A year ago, Google announced an extension to its Google Vulnerability Rewards Program geared specifically at the Android mobile OS. Called Android Security Rewards, the initiative is designed to incent crafty coders (Google employees and non-employees) to pound Android for potential vulnerabilities, and then get paid for their efforts — assuming they find bugs.
Google's pay scale for the program varies based on the severity of flaws identified, but during the past year, Google says it paid out upwards of $550,000 to more than 82 individual researchers, for an average of $2,200 per reward and $6,600 per researcher. One individual cashed in to the tune of $75,750 for 26 different vulnerability reports, according to Google, and 15 separate researchers made more than $10,000 each. (A third of the more than 250 flaws identified related to Android's Media Server component, and a list of people who successful identified bugs and submitted reports is available on Google's site.)
Android Security Rewards is meant specifically to combat flaws in Google's own Nexus-branded Android devices, and it doesn't necessarily impact other Android gadgets that may not suffer from the same vulnerabilities. However, the company says "more than a quarter of the issues were reported in code that is developed and used outside of the Android Open Source Project. Fixing these kernel and device driver bugs helps improve security of the broader mobile industry (and even some non-mobile platforms)."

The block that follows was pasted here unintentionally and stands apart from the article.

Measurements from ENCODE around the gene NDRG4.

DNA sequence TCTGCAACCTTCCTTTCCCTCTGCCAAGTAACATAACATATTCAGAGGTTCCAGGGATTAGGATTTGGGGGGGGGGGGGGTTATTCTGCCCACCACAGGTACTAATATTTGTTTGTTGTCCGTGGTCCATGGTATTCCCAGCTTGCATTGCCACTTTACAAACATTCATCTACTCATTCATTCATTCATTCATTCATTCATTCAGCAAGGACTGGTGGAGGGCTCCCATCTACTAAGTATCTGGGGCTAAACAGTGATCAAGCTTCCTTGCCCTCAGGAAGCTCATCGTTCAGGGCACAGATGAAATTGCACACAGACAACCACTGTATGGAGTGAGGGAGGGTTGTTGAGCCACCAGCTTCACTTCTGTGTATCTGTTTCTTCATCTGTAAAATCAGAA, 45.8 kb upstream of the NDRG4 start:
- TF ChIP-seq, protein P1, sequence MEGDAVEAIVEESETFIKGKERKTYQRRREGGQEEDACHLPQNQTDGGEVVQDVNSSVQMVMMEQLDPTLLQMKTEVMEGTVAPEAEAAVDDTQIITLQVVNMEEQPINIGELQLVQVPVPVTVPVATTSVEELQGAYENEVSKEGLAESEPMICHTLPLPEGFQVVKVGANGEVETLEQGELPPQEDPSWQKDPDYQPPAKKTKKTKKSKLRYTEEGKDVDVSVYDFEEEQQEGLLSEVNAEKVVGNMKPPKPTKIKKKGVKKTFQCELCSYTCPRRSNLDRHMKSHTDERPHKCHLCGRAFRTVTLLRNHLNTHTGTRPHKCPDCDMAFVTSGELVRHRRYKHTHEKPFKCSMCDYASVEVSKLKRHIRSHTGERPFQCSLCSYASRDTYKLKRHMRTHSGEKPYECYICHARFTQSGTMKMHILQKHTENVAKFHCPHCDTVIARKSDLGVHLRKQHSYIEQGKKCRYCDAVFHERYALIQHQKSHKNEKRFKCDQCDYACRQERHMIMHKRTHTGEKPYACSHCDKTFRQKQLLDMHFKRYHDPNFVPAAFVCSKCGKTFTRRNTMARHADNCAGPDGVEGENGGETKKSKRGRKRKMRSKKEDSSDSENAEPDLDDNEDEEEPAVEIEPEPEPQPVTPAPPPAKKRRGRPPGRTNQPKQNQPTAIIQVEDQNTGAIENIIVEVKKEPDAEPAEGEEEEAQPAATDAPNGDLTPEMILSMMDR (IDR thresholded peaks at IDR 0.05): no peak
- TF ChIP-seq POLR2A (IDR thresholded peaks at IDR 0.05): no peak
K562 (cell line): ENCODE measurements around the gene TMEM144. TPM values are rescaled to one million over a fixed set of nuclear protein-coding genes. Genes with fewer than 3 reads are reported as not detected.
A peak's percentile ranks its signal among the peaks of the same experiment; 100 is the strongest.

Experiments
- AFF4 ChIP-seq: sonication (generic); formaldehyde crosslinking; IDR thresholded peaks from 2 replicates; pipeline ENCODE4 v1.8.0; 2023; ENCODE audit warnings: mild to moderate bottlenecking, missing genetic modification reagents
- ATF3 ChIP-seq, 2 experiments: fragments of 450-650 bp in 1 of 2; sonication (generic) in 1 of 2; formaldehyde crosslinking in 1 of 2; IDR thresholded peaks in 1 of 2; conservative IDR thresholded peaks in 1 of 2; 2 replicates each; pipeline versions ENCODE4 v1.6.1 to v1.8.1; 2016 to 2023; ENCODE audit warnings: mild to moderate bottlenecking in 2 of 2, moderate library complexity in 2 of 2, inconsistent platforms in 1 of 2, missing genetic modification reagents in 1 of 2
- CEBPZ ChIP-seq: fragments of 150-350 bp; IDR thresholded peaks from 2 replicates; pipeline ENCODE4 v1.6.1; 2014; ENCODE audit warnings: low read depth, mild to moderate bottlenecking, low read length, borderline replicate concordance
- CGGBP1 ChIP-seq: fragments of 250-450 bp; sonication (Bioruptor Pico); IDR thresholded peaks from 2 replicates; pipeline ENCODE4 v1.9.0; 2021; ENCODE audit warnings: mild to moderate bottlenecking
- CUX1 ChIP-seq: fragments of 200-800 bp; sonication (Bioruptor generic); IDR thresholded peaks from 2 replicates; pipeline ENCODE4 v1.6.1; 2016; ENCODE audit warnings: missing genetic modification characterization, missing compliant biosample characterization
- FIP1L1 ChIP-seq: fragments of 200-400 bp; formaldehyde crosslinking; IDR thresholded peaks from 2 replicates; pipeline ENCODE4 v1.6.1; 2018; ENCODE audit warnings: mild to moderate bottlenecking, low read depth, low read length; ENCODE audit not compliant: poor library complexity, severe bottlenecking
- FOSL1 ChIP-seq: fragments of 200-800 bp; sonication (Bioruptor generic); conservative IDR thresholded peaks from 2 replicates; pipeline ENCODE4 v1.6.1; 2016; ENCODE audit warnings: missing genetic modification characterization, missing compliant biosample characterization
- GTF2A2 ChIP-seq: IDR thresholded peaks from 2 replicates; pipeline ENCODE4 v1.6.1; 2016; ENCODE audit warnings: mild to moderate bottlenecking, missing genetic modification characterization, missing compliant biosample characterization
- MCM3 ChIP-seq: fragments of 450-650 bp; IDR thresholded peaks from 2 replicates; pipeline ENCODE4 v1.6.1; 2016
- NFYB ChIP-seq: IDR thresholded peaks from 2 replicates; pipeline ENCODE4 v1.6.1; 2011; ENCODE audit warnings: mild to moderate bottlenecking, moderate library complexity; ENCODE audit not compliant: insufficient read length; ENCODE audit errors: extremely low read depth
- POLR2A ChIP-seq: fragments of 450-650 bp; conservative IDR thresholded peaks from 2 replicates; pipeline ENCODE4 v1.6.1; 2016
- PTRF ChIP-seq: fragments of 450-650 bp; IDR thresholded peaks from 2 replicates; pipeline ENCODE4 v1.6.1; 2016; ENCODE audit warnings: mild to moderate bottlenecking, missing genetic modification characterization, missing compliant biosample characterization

Evolution of the Android Security Rewards program
Google so far considers the program a success, and last week it bumped up the bounty it pays for Android bugs.
Google says it will now pay 33 percent more for a "high-quality vulnerability report with proof of concept." A critical vulnerability report with a proof of concept, for example, now pays $4,000 instead of $3,000. High-quality vulnerability reports with proof of concepts, Compatibility Test Suite (CTS) Tests, or a patch will receive 50 percent more money. Google boosted its reward for a remote or proximal kernel exploit from $20,000 to $30,000. And finally, remote exploit chains or exploits that lead to TrustZone or Verified Boot compromises now pay $50,000, up from $30,000, according to Google. (During the past year, Google didn't payout this top reward for a complete remote exploit chain that led to such a TrustZone or Verified Boot compromise.)
The program also inadvertently spotlights third-party Android device makers' ongoing struggles to release timely security updates, a result of Android fragmentation. While Google can work to immediately find fixes and distribute them to its Nexus phones and tablets, third-party original equipment manufacturers (OEMs) must often perform rigorous software tests and receive carrier approval before releasing updates. In March, BlackBerry called out its Android rivals for slow security software updates, claiming it distributes patches faster than any other Android OEM.
You can learn more about Android Security Rewards on Google's development site.